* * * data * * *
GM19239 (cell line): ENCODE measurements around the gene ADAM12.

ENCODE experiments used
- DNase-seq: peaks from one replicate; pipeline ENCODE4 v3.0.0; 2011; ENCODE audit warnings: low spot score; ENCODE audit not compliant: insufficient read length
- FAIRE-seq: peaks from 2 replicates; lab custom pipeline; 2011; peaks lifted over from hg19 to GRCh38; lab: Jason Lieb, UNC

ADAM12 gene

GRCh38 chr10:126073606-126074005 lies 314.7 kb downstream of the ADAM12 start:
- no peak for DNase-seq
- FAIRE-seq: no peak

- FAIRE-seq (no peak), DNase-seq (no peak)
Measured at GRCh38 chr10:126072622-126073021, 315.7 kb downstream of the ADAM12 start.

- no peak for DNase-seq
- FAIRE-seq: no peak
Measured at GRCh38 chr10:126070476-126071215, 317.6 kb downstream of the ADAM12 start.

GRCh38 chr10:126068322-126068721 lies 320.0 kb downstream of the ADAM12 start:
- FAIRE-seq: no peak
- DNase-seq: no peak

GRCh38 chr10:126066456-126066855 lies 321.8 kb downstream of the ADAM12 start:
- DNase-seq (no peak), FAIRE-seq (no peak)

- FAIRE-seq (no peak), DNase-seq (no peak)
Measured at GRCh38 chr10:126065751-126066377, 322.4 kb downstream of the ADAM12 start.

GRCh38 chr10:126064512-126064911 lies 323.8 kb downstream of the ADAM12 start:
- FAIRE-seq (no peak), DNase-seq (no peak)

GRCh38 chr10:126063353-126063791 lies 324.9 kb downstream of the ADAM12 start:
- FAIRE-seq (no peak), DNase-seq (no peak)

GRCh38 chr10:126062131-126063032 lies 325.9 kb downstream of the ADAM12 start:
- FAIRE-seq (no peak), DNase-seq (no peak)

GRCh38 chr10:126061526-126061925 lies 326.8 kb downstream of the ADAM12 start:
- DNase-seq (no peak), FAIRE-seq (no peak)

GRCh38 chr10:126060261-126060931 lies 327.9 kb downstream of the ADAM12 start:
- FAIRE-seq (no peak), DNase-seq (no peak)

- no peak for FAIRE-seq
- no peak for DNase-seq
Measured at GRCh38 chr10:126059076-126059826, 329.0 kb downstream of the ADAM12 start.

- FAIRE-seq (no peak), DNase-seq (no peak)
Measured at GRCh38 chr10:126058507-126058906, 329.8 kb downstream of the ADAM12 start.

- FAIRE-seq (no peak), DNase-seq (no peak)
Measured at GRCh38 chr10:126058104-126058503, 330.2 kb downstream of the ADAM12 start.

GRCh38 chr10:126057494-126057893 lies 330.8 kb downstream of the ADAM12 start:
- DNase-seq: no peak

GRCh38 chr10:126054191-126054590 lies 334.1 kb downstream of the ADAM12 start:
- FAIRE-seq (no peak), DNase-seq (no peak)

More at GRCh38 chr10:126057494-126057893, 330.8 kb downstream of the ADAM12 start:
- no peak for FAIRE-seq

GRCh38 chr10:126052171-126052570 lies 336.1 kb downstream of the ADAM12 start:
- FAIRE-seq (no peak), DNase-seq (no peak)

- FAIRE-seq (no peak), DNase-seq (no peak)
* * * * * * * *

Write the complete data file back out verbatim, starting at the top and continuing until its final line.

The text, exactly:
GM19239 (cell line): ENCODE measurements around the gene ADAM12.

ENCODE experiments used
- DNase-seq: peaks from one replicate; pipeline ENCODE4 v3.0.0; 2011; ENCODE audit warnings: low spot score; ENCODE audit not compliant: insufficient read length
- FAIRE-seq: peaks from 2 replicates; lab custom pipeline; 2011; peaks lifted over from hg19 to GRCh38; lab: Jason Lieb, UNC

ADAM12 gene

GRCh38 chr10:126073606-126074005 lies 314.7 kb downstream of the ADAM12 start:
- no peak for DNase-seq
- FAIRE-seq: no peak

- FAIRE-seq (no peak), DNase-seq (no peak)
Measured at GRCh38 chr10:126072622-126073021, 315.7 kb downstream of the ADAM12 start.

- no peak for DNase-seq
- FAIRE-seq: no peak
Measured at GRCh38 chr10:126070476-126071215, 317.6 kb downstream of the ADAM12 start.

GRCh38 chr10:126068322-126068721 lies 320.0 kb downstream of the ADAM12 start:
- FAIRE-seq: no peak
- DNase-seq: no peak

GRCh38 chr10:126066456-126066855 lies 321.8 kb downstream of the ADAM12 start:
- DNase-seq (no peak), FAIRE-seq (no peak)

- FAIRE-seq (no peak), DNase-seq (no peak)
Measured at GRCh38 chr10:126065751-126066377, 322.4 kb downstream of the ADAM12 start.

GRCh38 chr10:126064512-126064911 lies 323.8 kb downstream of the ADAM12 start:
- FAIRE-seq (no peak), DNase-seq (no peak)

GRCh38 chr10:126063353-126063791 lies 324.9 kb downstream of the ADAM12 start:
- FAIRE-seq (no peak), DNase-seq (no peak)

GRCh38 chr10:126062131-126063032 lies 325.9 kb downstream of the ADAM12 start:
- FAIRE-seq (no peak), DNase-seq (no peak)

GRCh38 chr10:126061526-126061925 lies 326.8 kb downstream of the ADAM12 start:
- DNase-seq (no peak), FAIRE-seq (no peak)

GRCh38 chr10:126060261-126060931 lies 327.9 kb downstream of the ADAM12 start:
- FAIRE-seq (no peak), DNase-seq (no peak)

- no peak for FAIRE-seq
- no peak for DNase-seq
Measured at GRCh38 chr10:126059076-126059826, 329.0 kb downstream of the ADAM12 start.

- FAIRE-seq (no peak), DNase-seq (no peak)
Measured at GRCh38 chr10:126058507-126058906, 329.8 kb downstream of the ADAM12 start.

- FAIRE-seq (no peak), DNase-seq (no peak)
Measured at GRCh38 chr10:126058104-126058503, 330.2 kb downstream of the ADAM12 start.

GRCh38 chr10:126057494-126057893 lies 330.8 kb downstream of the ADAM12 start:
- DNase-seq: no peak

GRCh38 chr10:126054191-126054590 lies 334.1 kb downstream of the ADAM12 start:
- FAIRE-seq (no peak), DNase-seq (no peak)

More at GRCh38 chr10:126057494-126057893, 330.8 kb downstream of the ADAM12 start:
- no peak for FAIRE-seq

GRCh38 chr10:126052171-126052570 lies 336.1 kb downstream of the ADAM12 start:
- FAIRE-seq (no peak), DNase-seq (no peak)

- FAIRE-seq (no peak), DNase-seq (no peak)